New research suggests wedding guests could get their hands on some medicinal cannabis plants, while those seeking out the plants could benefit from a direct garden service.
The National Botanical Gardens, in Canberra, has launched a survey to gauge the health of its guests.
It found that around 90 per cent of guests would not consider purchasing the plants, but some of the gardens would be able to supply the plants for free.
“Our survey indicates that the cannabis plant may be the most beneficial plant for people with chronic illnesses,” said the Gardens Director, Fiona Smith.
“Many people with HIV, cancer and other illnesses are not able to afford cannabis for medical reasons.”
Dr Smith said that the survey would be conducted for the first time in the Botanical Garden and would provide data about how people are responding to the plant.
“We’ll be collecting data on people’s experiences in the gardens and how they’ve responded to the plants,” she said.
“It’ll help us know how the cannabis garden is helping people.”
The survey will also look at whether people would use the plants as a “bridge” to other services such as smoking medicinal cannabis, or to a cannabis clinic.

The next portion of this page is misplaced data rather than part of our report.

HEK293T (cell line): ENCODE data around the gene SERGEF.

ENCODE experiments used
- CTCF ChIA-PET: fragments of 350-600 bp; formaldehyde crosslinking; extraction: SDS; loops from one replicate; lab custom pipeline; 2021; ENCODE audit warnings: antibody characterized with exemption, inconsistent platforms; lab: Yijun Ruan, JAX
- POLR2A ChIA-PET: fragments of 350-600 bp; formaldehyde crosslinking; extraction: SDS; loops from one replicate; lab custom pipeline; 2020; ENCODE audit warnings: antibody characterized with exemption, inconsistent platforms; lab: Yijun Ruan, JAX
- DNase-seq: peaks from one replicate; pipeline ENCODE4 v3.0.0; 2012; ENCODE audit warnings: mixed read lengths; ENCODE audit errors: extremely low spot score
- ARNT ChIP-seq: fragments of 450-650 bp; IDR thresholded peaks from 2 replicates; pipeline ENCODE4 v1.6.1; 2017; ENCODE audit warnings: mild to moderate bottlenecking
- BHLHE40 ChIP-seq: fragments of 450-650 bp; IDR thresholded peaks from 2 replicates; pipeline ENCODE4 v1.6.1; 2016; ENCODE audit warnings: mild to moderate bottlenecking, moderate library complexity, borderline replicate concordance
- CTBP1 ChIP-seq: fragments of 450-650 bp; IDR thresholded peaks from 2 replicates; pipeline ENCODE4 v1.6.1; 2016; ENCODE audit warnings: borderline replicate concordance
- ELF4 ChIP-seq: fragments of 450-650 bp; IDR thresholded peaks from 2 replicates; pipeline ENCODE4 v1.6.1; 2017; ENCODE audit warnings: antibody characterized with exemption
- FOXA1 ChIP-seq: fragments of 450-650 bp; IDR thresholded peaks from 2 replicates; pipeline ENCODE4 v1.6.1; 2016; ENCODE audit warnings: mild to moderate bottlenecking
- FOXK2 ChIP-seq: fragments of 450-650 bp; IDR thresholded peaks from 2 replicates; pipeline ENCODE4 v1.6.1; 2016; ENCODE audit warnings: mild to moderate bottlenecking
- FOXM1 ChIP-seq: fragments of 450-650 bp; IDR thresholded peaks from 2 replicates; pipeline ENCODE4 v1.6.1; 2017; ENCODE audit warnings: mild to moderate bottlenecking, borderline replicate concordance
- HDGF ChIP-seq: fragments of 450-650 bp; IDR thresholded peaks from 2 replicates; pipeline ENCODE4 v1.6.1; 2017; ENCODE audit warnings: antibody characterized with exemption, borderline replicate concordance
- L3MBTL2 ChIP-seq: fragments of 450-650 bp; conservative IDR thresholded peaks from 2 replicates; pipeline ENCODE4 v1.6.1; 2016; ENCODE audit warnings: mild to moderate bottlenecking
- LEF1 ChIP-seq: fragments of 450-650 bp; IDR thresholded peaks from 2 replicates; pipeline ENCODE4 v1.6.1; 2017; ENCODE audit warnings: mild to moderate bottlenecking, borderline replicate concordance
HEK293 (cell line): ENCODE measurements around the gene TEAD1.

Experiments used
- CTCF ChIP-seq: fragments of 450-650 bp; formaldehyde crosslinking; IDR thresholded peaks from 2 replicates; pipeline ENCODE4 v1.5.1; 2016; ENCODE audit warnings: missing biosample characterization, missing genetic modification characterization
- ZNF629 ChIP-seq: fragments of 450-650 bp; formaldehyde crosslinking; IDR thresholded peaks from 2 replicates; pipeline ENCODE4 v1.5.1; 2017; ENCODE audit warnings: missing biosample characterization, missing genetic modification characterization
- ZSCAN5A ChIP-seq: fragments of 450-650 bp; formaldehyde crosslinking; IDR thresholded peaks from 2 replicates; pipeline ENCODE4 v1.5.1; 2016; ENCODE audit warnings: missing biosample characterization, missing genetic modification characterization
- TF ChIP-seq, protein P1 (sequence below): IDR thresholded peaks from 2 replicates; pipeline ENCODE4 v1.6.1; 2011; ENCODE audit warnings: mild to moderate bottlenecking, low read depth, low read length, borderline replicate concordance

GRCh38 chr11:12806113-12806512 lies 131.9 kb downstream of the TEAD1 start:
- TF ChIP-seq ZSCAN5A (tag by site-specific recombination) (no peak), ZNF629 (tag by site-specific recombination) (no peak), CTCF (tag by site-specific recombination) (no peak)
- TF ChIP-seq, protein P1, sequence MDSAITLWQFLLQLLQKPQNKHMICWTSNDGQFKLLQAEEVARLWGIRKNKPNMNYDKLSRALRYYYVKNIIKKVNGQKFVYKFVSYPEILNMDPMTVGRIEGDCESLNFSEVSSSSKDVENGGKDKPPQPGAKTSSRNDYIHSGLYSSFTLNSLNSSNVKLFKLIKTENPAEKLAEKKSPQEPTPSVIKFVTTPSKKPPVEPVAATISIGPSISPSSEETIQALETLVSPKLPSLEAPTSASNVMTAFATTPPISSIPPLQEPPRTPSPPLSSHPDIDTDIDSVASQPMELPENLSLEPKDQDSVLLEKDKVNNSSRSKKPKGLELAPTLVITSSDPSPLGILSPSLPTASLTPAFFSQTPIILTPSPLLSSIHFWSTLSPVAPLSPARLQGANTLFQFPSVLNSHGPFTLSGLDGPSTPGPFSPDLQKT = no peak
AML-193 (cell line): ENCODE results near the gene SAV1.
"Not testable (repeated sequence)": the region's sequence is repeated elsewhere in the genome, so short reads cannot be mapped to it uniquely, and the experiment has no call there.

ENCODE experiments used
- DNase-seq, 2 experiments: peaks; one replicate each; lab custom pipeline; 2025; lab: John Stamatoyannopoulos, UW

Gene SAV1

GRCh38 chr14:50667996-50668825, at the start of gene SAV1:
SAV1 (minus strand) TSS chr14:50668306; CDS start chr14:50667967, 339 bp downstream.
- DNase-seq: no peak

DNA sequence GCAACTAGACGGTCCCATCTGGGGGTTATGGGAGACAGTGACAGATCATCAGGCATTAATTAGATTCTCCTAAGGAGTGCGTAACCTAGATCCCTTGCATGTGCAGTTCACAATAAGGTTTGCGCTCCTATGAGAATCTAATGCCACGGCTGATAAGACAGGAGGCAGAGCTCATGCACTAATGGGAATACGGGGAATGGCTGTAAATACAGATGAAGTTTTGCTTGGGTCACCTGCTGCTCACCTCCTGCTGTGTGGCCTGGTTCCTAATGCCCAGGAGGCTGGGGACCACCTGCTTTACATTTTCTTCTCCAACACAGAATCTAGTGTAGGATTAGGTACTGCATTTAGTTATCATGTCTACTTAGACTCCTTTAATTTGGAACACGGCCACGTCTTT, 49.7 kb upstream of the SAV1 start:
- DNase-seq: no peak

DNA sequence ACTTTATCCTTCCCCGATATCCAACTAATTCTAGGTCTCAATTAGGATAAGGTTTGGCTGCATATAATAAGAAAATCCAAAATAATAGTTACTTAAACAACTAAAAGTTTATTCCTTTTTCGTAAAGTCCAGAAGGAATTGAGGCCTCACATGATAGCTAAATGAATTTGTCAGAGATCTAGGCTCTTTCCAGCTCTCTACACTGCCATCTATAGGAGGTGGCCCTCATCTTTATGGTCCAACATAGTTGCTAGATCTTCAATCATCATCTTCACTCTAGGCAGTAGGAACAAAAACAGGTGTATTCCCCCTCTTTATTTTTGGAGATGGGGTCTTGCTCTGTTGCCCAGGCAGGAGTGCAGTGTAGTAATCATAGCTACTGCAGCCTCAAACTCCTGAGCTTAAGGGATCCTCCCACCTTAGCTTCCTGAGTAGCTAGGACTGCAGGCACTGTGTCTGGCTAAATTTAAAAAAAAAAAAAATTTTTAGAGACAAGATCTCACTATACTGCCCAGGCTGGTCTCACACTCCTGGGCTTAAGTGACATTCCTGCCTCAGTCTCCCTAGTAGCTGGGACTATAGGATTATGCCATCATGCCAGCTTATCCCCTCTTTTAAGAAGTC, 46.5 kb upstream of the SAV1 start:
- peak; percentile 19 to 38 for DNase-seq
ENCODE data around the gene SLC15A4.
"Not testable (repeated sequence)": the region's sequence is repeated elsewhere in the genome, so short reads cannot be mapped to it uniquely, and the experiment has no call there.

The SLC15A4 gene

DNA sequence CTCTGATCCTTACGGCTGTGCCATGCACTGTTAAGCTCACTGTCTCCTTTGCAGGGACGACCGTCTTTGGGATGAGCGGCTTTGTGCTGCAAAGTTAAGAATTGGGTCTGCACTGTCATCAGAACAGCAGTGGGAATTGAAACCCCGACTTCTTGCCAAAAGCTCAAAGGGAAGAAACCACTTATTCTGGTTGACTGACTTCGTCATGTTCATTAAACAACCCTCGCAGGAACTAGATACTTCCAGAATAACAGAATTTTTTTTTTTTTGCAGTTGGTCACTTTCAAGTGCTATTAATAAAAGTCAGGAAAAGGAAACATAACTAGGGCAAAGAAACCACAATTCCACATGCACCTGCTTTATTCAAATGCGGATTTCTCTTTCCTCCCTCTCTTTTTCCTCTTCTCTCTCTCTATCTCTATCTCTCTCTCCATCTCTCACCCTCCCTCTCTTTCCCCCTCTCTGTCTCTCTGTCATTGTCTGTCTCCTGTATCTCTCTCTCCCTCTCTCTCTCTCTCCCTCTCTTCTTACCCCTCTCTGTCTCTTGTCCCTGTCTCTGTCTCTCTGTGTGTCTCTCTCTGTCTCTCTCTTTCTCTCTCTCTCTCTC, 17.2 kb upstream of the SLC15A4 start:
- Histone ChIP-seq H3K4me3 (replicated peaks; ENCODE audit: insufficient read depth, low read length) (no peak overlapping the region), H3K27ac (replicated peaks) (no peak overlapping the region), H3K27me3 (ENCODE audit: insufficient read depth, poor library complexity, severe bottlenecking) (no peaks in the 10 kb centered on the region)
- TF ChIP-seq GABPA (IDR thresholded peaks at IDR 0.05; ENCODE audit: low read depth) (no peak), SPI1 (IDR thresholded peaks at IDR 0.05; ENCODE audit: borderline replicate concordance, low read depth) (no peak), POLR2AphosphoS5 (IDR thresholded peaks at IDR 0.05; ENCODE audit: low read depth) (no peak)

Dr Smith says there was a clear focus on cannabis during the coronavirus pandemic.
“People had very little to no choice about using cannabis,” she told news.com in Canberra.
“They were able to access it because of access to medicinal cannabis.”
But in this instance, there’s an opportunity to bring more services into the Botanic Gardens, so we’re looking to develop services specifically for the Botany Gardens.
“There are no plans for a formal Botany Garden in Australia, but the gardens could become an important link in the wider health of the country.
Dr Thompson said there was no one answer for the question of cannabis, but there were a lot of different things that could help people.”
I think there’s so many other things that we’re still trying to understand about how this works, and what it does,” she explained.”
There are a lot more things that need to be done before we can say, ‘this is what cannabis actually does for us, but we just need to know about it.’
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